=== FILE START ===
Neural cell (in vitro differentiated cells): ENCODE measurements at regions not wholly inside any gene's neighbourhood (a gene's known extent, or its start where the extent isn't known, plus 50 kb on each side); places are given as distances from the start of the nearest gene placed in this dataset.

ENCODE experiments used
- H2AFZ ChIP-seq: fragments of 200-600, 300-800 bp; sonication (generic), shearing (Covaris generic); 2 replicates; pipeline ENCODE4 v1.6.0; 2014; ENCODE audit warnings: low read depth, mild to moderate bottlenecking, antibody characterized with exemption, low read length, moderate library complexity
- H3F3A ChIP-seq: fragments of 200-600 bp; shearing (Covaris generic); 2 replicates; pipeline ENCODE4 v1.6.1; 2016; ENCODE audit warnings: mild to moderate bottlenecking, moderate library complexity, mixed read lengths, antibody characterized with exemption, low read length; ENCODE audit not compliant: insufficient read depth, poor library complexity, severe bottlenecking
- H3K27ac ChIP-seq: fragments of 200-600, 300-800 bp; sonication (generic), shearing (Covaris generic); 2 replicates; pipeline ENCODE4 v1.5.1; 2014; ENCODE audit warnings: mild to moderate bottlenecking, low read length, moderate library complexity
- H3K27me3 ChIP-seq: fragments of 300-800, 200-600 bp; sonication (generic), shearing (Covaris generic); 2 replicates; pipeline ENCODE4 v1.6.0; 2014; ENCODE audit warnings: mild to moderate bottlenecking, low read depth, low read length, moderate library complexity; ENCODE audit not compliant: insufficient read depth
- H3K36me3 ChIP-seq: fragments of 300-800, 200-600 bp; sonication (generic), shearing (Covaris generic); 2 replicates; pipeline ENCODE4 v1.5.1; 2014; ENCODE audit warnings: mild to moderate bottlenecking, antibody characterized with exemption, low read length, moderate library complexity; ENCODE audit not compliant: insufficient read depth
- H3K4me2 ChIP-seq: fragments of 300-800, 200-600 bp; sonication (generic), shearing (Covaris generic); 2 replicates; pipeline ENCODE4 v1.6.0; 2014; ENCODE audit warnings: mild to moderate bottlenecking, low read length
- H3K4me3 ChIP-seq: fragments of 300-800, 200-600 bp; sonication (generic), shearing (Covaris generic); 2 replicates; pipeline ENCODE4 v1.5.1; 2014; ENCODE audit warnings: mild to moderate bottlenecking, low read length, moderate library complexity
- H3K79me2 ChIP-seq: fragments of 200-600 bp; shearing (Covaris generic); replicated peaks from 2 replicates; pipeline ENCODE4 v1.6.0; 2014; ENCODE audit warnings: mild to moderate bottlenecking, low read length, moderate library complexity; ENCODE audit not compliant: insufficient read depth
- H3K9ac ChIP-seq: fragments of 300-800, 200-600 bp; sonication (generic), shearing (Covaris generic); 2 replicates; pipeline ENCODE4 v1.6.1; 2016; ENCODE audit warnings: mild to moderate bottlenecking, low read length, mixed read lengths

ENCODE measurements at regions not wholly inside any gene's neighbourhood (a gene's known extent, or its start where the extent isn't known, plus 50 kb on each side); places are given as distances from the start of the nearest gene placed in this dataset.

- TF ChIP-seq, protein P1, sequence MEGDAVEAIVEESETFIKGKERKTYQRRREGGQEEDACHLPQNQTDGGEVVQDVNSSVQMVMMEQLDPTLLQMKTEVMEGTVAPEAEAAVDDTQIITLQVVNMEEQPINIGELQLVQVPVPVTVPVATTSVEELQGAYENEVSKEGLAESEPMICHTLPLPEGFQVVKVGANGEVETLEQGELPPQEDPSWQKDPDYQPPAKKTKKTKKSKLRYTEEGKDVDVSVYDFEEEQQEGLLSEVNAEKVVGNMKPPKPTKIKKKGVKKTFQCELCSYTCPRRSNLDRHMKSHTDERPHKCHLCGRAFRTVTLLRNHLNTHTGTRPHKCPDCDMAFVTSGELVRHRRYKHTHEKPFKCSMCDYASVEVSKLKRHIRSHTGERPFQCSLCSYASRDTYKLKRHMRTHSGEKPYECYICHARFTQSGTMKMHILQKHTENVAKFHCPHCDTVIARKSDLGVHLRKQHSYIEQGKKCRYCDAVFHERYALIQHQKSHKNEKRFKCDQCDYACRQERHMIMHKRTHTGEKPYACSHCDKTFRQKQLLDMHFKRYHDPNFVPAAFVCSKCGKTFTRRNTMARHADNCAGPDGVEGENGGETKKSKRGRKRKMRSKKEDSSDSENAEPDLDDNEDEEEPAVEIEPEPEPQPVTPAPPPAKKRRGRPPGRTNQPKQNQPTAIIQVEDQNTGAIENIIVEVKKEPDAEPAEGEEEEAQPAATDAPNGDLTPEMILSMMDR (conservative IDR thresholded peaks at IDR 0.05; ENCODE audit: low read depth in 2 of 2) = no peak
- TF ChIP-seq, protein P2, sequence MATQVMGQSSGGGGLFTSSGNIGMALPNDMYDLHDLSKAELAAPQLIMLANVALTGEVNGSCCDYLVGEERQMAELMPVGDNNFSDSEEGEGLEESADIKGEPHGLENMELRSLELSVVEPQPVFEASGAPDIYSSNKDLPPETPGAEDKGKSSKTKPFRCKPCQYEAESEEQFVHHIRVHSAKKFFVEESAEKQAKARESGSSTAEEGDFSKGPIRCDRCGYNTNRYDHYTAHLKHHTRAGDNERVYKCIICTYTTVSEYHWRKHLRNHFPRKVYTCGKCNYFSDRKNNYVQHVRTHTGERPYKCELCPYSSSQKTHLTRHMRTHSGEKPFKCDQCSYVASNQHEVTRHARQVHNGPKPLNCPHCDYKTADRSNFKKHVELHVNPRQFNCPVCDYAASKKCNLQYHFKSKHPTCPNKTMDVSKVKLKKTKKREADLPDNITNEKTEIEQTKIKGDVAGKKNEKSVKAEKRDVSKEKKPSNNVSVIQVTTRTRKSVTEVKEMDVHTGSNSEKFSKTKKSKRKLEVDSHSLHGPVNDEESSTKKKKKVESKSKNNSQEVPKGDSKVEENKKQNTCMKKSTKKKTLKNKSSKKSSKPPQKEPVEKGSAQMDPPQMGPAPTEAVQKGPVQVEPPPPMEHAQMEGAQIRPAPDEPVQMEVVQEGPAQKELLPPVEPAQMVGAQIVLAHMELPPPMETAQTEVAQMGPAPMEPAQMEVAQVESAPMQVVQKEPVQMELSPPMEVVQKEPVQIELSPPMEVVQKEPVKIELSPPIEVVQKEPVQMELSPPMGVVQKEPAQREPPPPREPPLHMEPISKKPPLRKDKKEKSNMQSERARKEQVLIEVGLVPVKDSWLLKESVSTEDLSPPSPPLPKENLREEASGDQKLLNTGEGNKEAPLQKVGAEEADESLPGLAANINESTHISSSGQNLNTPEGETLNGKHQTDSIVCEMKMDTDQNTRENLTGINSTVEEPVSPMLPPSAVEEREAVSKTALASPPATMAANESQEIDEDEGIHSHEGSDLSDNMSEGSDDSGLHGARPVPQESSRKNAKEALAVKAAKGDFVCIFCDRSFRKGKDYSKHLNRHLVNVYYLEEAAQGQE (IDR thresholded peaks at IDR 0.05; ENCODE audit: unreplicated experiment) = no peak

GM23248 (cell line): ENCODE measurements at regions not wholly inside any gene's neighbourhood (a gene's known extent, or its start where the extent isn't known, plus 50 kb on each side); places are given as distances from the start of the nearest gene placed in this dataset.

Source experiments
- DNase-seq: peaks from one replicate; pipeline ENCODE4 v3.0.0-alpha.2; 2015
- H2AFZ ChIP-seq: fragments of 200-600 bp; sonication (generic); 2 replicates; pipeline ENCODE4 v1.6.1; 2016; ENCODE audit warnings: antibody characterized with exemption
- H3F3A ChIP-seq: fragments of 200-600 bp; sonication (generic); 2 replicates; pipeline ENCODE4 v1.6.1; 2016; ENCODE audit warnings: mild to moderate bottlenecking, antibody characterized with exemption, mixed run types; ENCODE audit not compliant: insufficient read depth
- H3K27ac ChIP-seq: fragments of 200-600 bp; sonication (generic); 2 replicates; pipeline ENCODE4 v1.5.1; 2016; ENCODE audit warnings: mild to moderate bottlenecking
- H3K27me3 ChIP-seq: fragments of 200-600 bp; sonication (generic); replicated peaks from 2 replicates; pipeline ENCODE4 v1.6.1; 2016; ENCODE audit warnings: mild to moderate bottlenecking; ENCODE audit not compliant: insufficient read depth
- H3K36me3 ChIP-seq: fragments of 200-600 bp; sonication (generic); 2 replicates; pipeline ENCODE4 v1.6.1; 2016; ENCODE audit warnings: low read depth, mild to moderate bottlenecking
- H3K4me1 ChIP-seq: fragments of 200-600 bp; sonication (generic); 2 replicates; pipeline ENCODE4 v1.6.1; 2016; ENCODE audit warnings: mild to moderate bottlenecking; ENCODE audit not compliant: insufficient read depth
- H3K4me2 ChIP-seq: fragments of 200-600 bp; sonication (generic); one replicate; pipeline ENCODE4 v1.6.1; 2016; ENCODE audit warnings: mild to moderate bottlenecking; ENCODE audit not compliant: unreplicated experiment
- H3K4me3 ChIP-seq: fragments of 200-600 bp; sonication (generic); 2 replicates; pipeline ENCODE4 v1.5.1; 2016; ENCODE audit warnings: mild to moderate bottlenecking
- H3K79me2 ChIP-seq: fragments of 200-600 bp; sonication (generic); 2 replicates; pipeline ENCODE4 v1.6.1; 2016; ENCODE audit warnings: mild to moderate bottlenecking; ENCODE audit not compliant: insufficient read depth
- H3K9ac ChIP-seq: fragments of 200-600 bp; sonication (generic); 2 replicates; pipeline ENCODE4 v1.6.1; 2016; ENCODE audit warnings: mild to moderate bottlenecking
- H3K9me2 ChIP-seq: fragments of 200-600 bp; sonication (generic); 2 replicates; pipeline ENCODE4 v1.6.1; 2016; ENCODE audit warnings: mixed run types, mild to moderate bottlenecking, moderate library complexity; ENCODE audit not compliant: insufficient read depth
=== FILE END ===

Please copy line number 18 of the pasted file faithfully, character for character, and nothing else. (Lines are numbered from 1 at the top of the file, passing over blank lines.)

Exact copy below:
- H2AFZ ChIP-seq: fragments of 200-600 bp; sonication (generic); 2 replicates; pipeline ENCODE4 v1.6.1; 2016; ENCODE audit warnings: antibody characterized with exemption